Syers’s whimsical creations would make anyone smile. So if you’re feeling down, don’t wait another minute. Meet a man following his Muse all the way to joy.
Florida-based Matt Walzer is a sports enthusiast, but cerebral palsy keeps him from being actively engaged. The bright, active teen has overcome two major challenges his doctors said he would never master: walking and talking. He is an academic success, but there is one thing he cannot do without help. He cannot tie his own shoes.
So in 2012 he wrote to Nike, saying in part:
I believe everyone, no matter what their physical, economic, or social circumstances may be, deserves to call themselves an athlete, and deserves to have a sense of freedom and independence. If Nike would design and produce basketball and running shoes with moderate support and some kind of closure system that could be used by everyone, Nike could create a shoe line that attracts people that face the same physical challenges I did and still do, yet it could still be possible for anyone to wear them.
Walzer’s letter went viral, and 48 hours later the young sports enthusiast received a call from Nike. John Poyner, who made the call, also has cerebral palsy. He connected Walzer with Tobie Hatfield, who worked with him on the specifications that would lead to a sturdy sports shoe with the convenience of a slip-on.
Fast forward to 2015. Nike has a new product, the Zoom Soldier 8 Flyease. As smart looking as anything in the Nike line, the high-performance shoe would be a good fit for any athlete. But it offers special advantages to anyone for whom tying shoes is a challenge.
Thank you, Nike, for turning your energies to a shoe that opens the sports door to millions more people. And thank you, Matthew Walzer, for writing a life-changing letter.
Just when you think you’ve heard everything…
Artist Salvatore Iaconesi was given a fearful diagnosis: brain cancer. He told a TED audience in 2013 that he did not want to be a patient, “the one who waits.”
His response was novel. He asked for a print-out of his cancer. He spoke to it, telling the cancer it was only part of who he was and would have “to deal with the whole of me.” He created a website for it, La Cura (the cure), hacked his own medical records and posted them, and asked for ideas on how to cure his cancer.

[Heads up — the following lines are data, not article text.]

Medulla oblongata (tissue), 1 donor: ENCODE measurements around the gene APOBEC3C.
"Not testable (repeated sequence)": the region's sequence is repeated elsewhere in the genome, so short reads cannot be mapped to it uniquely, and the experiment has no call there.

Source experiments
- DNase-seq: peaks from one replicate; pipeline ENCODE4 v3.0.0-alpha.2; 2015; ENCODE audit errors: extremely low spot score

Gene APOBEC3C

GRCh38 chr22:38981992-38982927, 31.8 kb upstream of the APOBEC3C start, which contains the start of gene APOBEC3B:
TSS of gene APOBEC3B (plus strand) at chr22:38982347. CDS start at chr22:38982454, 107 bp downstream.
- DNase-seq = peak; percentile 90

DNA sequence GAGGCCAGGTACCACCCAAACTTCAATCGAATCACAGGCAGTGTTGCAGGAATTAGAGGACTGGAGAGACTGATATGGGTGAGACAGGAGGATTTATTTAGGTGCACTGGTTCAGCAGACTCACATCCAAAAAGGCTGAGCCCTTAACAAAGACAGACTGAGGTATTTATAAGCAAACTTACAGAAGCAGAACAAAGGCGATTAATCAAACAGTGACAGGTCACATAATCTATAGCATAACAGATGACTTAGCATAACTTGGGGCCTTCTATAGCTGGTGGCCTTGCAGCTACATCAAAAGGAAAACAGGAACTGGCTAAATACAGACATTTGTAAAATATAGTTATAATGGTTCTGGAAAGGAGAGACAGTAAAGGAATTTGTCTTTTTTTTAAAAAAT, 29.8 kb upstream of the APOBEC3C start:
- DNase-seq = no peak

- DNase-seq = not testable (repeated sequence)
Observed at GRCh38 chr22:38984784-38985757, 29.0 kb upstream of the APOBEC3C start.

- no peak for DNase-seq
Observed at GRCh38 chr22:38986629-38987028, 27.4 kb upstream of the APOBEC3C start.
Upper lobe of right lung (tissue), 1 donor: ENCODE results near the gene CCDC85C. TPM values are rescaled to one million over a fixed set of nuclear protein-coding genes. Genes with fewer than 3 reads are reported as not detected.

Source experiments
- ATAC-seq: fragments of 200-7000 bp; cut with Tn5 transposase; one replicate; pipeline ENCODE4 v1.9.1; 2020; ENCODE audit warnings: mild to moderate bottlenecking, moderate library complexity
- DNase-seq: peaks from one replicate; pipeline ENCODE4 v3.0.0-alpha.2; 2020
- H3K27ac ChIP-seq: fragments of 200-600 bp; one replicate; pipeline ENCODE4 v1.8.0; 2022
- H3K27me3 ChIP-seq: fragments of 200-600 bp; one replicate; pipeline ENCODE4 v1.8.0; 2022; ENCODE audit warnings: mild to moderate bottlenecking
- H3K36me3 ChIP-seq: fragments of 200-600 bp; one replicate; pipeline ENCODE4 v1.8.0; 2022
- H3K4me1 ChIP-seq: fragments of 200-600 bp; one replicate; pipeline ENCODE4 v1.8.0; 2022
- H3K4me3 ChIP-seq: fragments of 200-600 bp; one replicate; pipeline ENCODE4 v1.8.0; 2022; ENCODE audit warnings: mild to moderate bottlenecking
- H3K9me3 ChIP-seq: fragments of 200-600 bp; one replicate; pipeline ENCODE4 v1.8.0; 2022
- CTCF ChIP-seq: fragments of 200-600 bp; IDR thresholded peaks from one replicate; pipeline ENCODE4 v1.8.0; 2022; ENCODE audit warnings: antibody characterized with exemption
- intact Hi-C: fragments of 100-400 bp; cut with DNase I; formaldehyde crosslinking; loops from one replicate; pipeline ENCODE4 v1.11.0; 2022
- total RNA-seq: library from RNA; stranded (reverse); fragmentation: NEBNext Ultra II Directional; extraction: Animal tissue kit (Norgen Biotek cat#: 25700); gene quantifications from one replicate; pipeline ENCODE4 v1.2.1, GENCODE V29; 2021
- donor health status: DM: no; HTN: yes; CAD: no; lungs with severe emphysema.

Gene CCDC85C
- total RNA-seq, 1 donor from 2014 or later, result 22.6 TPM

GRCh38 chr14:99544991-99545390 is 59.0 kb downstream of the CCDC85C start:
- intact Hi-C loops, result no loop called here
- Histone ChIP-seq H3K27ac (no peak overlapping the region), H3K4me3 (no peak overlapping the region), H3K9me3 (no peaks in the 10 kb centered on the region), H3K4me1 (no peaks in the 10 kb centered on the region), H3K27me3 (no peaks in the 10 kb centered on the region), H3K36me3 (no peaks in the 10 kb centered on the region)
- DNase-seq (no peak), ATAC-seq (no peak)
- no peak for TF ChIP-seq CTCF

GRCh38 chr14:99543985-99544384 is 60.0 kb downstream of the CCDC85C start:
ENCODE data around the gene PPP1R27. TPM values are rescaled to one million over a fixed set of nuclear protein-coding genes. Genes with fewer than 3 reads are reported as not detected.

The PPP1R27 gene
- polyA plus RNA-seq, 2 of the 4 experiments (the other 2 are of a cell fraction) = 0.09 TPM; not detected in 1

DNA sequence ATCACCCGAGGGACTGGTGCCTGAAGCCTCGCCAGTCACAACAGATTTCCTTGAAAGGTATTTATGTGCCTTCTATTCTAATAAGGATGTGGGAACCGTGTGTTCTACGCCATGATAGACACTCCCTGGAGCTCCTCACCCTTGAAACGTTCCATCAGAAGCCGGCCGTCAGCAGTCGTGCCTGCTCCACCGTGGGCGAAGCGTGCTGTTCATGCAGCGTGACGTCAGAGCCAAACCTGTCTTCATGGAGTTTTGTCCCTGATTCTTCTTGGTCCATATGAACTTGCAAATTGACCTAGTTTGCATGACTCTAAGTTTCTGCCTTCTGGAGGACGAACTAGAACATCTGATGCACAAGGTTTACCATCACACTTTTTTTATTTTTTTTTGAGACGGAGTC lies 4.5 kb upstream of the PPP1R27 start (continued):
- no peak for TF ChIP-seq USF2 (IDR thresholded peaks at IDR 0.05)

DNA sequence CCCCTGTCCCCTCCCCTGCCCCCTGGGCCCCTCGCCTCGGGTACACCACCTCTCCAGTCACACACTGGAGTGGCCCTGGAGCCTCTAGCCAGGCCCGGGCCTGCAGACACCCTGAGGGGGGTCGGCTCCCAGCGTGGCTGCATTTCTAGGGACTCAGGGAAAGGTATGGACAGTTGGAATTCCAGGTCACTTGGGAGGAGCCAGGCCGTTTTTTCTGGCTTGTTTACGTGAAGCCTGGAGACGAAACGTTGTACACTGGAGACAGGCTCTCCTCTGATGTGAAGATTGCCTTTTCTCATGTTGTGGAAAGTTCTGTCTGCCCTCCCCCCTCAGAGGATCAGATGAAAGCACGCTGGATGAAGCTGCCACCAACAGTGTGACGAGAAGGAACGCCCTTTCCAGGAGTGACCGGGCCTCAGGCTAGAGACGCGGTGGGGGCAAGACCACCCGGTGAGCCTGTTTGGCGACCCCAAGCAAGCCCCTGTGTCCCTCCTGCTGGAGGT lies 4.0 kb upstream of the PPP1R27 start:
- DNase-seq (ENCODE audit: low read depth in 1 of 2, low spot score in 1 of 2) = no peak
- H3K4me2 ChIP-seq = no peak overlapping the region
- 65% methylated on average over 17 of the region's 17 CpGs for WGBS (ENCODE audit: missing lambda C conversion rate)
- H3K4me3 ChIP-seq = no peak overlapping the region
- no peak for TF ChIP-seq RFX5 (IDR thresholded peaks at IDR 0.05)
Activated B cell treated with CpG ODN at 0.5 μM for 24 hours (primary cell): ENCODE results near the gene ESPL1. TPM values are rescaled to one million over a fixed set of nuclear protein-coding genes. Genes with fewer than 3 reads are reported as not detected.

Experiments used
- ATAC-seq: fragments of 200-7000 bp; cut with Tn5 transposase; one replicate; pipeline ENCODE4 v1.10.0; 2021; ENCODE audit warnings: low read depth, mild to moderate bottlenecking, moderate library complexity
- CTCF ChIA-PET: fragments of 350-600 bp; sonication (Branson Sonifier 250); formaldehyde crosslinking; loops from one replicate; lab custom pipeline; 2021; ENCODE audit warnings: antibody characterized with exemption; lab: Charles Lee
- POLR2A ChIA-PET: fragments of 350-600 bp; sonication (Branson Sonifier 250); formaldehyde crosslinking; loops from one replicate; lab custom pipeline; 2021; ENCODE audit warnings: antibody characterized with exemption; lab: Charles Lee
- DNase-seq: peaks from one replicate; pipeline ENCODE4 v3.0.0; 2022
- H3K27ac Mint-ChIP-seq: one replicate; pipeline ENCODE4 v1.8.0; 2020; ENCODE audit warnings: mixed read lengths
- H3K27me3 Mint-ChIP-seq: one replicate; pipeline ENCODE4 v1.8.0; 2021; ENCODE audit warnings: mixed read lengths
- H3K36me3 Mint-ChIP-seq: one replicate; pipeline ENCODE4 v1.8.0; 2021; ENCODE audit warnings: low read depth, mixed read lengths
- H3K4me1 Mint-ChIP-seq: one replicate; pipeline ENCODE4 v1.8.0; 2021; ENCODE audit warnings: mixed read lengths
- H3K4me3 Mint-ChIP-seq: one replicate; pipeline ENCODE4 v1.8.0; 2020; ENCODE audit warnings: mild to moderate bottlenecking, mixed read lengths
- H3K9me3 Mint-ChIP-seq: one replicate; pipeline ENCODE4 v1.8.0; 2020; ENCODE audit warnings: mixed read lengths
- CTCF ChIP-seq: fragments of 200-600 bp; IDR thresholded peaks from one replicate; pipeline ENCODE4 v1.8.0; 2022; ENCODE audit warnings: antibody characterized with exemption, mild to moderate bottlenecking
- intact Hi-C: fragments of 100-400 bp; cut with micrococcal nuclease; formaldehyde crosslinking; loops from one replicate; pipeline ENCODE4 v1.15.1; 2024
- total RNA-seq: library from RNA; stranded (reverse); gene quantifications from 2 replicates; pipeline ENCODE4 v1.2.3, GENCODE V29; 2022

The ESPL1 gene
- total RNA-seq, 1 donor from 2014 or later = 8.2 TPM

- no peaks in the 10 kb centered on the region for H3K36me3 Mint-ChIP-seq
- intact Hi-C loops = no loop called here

The opinions came from all sides. Some people gave medical advice, others spiritual. Artists sent thousands of videos, images, pictures and art performances. The result was a multi-media, multi-lingual strategy Iaconesi chose from among the half million responses. This open-source approach to cancer treatment connected Iaconesi to a vast community, all focused on a cure.
Indigenous approaches to healing often focus on re-balancing in community rather than suffering in isolation. Iaconesi’s cancer journey shifts that communal approach into the wide world of the Web.
Xiuhtezcatl Roske-Martinez must have come out of the womb caring about the earth. He was six years old when he gave his first speech at a climate change rally. He was 12 when he addressed the Rio+20 United Nations Conference on Sustainable Development. In June 2015 the 15-year-old addressed the General Assembly of the United Nations, asking world leaders from 193 countries to act together on behalf of the planet.
The self-described “indigenous, environmental, eco hip hop artist and activist” is mobilizing youth in 25 countries as youth director of Earth Guardians. He and his brother Itzcuauhtli inspire environmental action through presentations, hip-hop performances and demonstrations. At times they are joined by their sisters Isa Caress, Tonantzin and Jasmine. And they are joined by young people around the world who are not waiting for politicians and industry. They are acting now for the earth.
Read more about Xiuhtezcatl Martinez:
David Zinn, please move to Kelowna, British Columbia. I am in love with your street art.
Sigh. I know how unlikely that is.
You create that oh-so-temporary chalk art in Ann Arbor, Michigan. You cannot be everywhere, but thanks to IndieGogo your art will reach a wider audience.
I love the whimsy of your art, the poignant scenes, the creative imagination, the gentleness and love behind them. You see stories in the cracked urban landscape most of us inhabit. I look at your Sluggo on the Street scenes and see the tender fissures in everyone’s heart.
We are such fragile creatures. We need to laugh. We long to feel loved. Your art would put a smile on anyone’s face.